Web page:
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Craig’s Place

A Finer Diner

The corner of 18th and Guerrero has not been kind to the restaurant industry. The spot seems like a shoe-in, due to its proximity to all of the Mission Grande Dames (Delfina, Tartine, Limon, Maverick, Range, etc.), but it appears to be a cruel mistress. It was a decent Eritrean restaurant for a number of years. Then Platanos moved in, and reinvented itself more times than Madonna. Now there’s a new contender in the ring -- a diner, bravely attempted by a San Francisco restaurant newcomer.

While Craig's Place might not be aptly poised to play with the big dogs and merit valet parking for those coming from afar, its decent food, fair prices, and mass appeal fill a neighborhood niche for hangover omelets like no one else. And they’re bound to get cozy in this inhospitable corner’s folds.

But, first things first. Prepare to wait to eat. On a busy weekend visit, there weren’t enough servers or bussers, and judging by the wait for what is usually quick-slung food, chaos must have ensued in the kitchen.

Prepare yourself for this as well: the coffee is terrible. Every cup on every visit has been inferior to what I have in my own Bodum at home. They serve Mr. Espresso, which is usually a fine roasted bean, but the finished product tastes as if it has been run through a sieve of dank dishtowels before serving. The most stunning beauty of the brew is that our mugs never reached bottom. Coffee is, after all, similar to so many carnal pleasures. Even when it’s bad, you still want it in abundance.

It’s difficult to take such a blow for the first meal of the day, but it gave me ample opportunity to cruise the interior without distraction: warm and bright and airy, simple and chatty, with a wide-ranging crowd of Mission residents who had both early and late nights the evening before.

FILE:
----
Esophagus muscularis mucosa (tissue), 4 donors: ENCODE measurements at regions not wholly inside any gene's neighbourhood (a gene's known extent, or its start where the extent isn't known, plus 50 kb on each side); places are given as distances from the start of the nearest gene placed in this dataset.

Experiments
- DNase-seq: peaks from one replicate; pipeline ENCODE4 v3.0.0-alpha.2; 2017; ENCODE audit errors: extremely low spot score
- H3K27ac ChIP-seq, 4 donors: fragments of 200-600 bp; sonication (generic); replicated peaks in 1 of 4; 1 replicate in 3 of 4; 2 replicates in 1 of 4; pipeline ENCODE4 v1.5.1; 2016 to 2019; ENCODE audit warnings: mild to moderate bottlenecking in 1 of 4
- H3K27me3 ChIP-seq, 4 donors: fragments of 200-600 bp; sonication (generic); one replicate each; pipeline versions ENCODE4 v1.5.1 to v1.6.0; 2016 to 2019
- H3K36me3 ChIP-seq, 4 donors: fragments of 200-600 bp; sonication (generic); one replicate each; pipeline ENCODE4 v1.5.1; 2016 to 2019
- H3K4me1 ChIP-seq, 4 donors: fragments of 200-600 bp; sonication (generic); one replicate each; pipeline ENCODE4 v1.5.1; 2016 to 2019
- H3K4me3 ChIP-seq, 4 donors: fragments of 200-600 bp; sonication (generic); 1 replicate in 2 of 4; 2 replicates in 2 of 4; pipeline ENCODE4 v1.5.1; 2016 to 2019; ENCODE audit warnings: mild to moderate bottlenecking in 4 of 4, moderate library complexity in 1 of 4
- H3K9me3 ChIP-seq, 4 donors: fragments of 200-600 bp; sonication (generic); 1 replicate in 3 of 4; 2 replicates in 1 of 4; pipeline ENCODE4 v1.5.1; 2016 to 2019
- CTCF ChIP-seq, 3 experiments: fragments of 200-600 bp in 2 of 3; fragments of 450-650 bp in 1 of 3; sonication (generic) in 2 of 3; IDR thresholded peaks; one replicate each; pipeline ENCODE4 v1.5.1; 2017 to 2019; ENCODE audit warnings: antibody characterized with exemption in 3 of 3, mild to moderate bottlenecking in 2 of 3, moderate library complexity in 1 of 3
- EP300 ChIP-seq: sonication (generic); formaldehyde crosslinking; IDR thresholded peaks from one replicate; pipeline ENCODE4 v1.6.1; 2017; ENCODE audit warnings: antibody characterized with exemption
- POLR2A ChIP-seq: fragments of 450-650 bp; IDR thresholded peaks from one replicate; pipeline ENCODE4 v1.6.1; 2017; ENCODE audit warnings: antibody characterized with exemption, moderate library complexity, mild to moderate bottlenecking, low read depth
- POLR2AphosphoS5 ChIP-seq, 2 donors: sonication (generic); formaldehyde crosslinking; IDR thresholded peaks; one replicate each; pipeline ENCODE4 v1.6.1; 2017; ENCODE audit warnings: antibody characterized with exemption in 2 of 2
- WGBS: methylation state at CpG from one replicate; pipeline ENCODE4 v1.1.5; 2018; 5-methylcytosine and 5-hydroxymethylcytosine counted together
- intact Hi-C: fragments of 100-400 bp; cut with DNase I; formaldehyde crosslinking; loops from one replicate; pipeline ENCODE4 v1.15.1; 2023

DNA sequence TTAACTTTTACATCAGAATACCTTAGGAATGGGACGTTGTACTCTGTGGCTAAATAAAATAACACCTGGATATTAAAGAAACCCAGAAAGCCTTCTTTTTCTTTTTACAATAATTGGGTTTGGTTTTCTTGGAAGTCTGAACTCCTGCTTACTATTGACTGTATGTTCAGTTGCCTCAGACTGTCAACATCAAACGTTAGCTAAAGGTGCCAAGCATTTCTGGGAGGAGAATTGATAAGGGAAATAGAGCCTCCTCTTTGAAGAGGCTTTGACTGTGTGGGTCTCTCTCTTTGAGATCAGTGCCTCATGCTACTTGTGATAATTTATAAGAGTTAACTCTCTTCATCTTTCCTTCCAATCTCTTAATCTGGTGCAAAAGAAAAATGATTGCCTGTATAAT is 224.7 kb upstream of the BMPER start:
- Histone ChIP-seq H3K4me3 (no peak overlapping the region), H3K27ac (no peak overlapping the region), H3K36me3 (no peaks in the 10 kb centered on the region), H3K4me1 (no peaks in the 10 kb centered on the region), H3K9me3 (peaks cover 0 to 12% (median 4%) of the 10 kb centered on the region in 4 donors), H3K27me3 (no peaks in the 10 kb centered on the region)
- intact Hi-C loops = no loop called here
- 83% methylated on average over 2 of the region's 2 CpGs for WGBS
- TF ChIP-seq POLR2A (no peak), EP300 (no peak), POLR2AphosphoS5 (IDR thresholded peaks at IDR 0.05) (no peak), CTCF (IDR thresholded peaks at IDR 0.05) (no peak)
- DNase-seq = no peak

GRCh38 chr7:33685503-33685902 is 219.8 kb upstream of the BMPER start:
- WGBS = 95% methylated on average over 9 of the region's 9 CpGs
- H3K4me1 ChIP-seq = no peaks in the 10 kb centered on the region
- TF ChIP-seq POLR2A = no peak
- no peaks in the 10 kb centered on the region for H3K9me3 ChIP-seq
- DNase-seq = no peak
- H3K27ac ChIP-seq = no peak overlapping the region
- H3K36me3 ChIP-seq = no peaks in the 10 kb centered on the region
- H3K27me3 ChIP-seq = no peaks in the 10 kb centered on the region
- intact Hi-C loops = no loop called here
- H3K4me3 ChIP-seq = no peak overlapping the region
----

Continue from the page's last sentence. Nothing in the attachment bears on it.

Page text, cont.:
Like the awful coffee, our plates, too, never reached bottom. In true diner fashion, dishes are served in quantities designed to ensure that you don’t eat the rest of the day. And here, there are many fine touches to make the food more appealing, like Niman Ranch beef and pork along with homemade and Bi-Rite Bakeshop desserts.

The quality of each individual dish, however, is a Russian roulette of diner food. The club sandwich ($10) makes me want to be a member, delivering a tower of turkey, bacon, and toasted wheat aside an entirely sharable mess of crisp shoestring fries. The Belgian waffle with fruit ($8), on the other hand, made me want to revoke my membership, as it was reminiscent of a box of Duncan Hines -- cake mix sweet and chemical-ly. The “fresh” melon on top was a further insult to injury.

Better choices were the corned beef hash ($11), an excellent and simple chop of meat, onions, garlic, and fried eggs. I mostly ate this from my partner’s plate, leaving behind half of my omelet with avocado, spinach, cheddar, and loads and loads of bacon ($10). There were no surprises with this omelet, other than the beautifully executed hash browns on the side, and my own schooling that bacon is best enjoyed outside the moist wrap of tender eggs.

Absolutely do not miss the treasure trove in the dessert case, not all of it sweet. The restaurant’s owners honor their Greek heritage by putting their family to work, and the peppery, savory cheese and spinach phyllo pies are the real deal -- as are the cookies, which are the perfect crumb of post-meal sweetness, and made by the owner’s mother. If they’re available, leave behind your unmemorable scramble and take them home for later use. Or, pick some up next time. As there will -- most likely -- be a next time.

Diner, American

Reservations essential? No.